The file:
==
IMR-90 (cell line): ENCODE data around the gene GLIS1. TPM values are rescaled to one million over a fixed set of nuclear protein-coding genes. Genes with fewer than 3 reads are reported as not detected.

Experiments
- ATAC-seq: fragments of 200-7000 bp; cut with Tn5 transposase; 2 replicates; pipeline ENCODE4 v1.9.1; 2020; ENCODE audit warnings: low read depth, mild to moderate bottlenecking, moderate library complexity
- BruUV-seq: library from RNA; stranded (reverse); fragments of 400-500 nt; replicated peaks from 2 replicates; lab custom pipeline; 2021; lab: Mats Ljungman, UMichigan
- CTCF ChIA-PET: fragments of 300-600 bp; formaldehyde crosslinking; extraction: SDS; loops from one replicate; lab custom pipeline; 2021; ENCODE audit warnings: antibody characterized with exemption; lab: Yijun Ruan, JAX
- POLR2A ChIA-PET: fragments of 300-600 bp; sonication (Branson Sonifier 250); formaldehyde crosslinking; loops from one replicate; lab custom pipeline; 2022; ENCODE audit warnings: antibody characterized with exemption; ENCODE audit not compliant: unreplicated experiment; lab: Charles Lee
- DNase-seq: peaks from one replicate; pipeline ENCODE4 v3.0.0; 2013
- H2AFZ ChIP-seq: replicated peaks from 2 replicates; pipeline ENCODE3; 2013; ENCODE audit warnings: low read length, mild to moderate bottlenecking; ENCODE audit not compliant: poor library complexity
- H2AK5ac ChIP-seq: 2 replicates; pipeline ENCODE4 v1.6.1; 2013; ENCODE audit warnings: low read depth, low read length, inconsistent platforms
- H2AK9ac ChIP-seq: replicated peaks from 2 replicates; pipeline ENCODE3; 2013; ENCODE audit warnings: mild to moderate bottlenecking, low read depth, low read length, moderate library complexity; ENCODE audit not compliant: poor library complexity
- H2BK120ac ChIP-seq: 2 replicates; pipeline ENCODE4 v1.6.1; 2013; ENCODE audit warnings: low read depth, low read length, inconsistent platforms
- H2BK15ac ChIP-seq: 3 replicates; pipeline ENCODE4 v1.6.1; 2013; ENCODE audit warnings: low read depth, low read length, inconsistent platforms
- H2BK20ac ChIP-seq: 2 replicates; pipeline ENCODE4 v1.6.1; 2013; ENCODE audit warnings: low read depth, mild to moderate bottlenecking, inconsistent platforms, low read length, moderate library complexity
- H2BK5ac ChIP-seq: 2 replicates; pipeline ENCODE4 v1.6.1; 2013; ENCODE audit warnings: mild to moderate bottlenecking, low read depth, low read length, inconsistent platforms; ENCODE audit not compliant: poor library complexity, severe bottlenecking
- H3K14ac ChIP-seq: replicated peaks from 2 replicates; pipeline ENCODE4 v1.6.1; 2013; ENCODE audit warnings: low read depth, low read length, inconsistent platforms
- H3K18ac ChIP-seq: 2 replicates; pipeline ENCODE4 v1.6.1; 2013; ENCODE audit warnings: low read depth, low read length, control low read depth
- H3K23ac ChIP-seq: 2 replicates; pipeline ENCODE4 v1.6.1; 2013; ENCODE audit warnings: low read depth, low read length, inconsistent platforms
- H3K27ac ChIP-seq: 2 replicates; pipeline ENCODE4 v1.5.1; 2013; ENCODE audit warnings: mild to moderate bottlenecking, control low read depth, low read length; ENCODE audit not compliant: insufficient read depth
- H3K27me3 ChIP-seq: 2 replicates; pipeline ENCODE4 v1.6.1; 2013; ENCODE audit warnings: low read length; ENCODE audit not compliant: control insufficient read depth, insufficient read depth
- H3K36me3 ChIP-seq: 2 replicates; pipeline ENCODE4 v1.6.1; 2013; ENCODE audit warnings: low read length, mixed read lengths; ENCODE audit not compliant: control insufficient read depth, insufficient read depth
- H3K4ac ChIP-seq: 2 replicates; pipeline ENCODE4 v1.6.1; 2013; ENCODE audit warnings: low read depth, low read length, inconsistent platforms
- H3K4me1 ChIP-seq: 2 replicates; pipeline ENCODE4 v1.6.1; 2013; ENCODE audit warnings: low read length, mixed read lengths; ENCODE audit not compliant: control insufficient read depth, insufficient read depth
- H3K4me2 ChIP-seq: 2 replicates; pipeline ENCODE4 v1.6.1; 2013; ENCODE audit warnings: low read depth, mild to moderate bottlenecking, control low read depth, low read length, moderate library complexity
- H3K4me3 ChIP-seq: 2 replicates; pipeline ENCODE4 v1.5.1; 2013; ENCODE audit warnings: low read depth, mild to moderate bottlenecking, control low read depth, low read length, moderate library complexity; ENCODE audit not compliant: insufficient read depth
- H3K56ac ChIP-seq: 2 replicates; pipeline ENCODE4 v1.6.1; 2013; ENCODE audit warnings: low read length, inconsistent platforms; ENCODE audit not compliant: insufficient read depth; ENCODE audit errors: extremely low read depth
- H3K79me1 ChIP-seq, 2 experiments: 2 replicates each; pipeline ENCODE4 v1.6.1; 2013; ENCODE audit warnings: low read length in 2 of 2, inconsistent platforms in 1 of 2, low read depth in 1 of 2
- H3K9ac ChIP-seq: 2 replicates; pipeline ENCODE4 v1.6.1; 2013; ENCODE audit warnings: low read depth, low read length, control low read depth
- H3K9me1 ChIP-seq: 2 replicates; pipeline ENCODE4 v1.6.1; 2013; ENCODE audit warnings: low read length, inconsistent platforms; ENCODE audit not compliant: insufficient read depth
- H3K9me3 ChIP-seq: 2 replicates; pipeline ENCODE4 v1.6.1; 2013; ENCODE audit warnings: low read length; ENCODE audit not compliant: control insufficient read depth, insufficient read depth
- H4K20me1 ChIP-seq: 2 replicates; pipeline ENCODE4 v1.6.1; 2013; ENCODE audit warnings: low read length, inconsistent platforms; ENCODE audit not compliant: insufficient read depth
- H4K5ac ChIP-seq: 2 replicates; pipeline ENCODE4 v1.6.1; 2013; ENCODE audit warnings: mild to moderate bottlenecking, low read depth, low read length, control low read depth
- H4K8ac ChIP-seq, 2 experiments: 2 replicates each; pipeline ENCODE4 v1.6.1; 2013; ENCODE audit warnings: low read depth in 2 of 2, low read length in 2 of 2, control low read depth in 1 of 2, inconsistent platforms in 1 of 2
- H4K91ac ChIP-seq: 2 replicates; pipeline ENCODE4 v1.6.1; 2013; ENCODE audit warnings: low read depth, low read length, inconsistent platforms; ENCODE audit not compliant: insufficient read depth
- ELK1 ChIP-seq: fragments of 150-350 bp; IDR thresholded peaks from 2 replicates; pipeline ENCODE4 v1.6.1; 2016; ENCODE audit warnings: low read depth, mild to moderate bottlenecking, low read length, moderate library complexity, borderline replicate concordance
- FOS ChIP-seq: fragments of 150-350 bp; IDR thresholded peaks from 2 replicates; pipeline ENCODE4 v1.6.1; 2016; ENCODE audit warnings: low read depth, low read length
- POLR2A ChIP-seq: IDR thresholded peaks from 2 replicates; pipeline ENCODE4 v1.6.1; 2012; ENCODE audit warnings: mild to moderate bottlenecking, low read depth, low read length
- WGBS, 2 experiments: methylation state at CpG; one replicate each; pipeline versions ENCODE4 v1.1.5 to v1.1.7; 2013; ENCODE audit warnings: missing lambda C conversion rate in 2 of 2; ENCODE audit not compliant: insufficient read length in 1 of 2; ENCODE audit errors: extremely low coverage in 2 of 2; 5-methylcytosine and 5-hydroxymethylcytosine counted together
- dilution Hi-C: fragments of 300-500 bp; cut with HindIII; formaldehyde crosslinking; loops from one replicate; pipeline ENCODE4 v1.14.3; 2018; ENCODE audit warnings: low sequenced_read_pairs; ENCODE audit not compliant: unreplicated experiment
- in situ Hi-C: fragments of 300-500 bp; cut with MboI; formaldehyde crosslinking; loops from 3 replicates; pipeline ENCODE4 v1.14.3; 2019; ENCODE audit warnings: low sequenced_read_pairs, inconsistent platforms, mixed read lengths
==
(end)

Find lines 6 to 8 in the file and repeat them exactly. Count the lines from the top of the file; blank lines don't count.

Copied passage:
- POLR2A ChIA-PET: fragments of 300-600 bp; sonication (Branson Sonifier 250); formaldehyde crosslinking; loops from one replicate; lab custom pipeline; 2022; ENCODE audit warnings: antibody characterized with exemption; ENCODE audit not compliant: unreplicated experiment; lab: Charles Lee
- DNase-seq: peaks from one replicate; pipeline ENCODE4 v3.0.0; 2013
- H2AFZ ChIP-seq: replicated peaks from 2 replicates; pipeline ENCODE3; 2013; ENCODE audit warnings: low read length, mild to moderate bottlenecking; ENCODE audit not compliant: poor library complexity